But it’s not just the donations that are popping up. In 2019, to the ‘M’akhotso sculpture (Mother of Peace), a 2018 ArtsAlive sculpture by Linda Lindsay, that was purchased to permanently honour the late Nils Jensen at Monterey Recreation after his 2019 death.
Plus, there are the first five people’s choice winners of the annual ArtsAlive exhibition which are purchased by the district. The latest is the 2019 winner Harmony Humpback, installed on the sidewalk of Beach Drive at the parking lot entrance to Willows Park.
“When we started this about eight years ago, we had 28 locations identified, in principal, as locations for permanent art,” Adams said. “But we needed public input. The public needs to own this. That’s been a big part of it.”
It’s only speculation, but as council deliberated on Monday night, there is a question as to how many pieces are appropriate for McNeill Bay or Willows Beach. It was suggested in the council report that Portal be installed on Willows again, this time further along the Esplanade closer to Cattle Point.
These final two months of 2020 are Adams’ last as Oak Bay’s first arts laureate. The district will put out a call for a new arts laureate soon. It’s a volunteer position that can sometimes feel like a job, a worthy passion project, Adams said.
One thing Adams’ would like to see ArtsAlive tackle that it hasn’t is the addition of some performance spaces.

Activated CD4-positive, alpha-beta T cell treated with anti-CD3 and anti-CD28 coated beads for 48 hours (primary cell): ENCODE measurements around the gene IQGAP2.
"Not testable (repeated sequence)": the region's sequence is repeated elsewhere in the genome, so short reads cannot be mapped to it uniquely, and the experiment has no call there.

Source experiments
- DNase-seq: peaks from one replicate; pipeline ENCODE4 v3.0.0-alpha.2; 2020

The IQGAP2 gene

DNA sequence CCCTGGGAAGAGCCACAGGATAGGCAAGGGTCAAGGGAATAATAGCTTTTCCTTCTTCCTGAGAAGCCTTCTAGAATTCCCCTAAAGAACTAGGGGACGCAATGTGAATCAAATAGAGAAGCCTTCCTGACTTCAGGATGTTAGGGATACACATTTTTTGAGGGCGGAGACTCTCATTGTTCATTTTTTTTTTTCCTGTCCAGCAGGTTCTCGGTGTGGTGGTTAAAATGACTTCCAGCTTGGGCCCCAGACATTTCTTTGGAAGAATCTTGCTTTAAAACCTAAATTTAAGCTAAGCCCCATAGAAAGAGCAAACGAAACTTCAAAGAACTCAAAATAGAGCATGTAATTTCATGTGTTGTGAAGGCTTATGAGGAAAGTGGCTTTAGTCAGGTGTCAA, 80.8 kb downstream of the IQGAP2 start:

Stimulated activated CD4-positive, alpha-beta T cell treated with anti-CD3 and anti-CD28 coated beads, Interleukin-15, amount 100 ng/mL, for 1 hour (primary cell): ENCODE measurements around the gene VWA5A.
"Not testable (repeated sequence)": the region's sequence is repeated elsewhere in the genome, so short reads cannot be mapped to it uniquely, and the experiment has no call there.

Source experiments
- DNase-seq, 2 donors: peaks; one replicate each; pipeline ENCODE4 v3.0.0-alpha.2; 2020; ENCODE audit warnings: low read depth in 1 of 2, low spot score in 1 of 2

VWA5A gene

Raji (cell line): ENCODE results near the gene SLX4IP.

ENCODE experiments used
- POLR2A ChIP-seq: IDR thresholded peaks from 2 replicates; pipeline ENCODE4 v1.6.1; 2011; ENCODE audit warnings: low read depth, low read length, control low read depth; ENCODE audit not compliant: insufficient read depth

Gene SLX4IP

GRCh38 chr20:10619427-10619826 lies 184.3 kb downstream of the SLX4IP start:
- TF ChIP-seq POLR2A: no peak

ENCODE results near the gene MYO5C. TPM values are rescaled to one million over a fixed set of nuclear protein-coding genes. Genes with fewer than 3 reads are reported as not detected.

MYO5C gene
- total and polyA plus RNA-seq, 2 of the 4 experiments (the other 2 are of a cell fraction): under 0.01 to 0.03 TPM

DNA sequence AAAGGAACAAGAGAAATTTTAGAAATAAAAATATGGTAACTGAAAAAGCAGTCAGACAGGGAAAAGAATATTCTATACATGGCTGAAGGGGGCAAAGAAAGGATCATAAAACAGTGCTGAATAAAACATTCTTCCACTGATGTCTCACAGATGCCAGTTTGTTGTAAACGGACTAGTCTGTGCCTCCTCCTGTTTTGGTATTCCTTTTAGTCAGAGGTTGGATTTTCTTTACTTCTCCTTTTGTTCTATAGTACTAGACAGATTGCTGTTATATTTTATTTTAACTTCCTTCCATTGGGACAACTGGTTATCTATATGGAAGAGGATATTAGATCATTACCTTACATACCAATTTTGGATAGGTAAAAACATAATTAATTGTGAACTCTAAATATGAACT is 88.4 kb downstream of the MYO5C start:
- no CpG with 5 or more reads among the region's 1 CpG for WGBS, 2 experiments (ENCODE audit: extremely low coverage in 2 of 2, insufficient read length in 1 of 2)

“Creating some performance spaces was part of the vision from the beginning,” Adams said. “We have had to put it on the back burner to focus on other things.”
Adams envisioned a circular bench area near a sculpture that people could sit at while musicians performed. It’s a vision shared with the mayor.
“I would like to see [dedicated] public space for performing arts,” Murdoch said.
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Indigenous art set to soar on Gordie Howe International Bridge project – CBC.ca
Indigenous artists and a project co-ordinator who created massive artworks set to adorn the Canadian-side tower of the Gordie Howe International Bridge say they hope their work represents more than just artistic beauty.
Several enormous paintings created by three artists — Teresa Altiman and Daisy White of Walpole Island First Nation, and Naomi Peters of Caldwell First Nation — will rise into the air up to 220 metres as the tower on this side of the border is constructed. The bridge company approached Paul White of Walpole Island First Nation to coordinate the effort.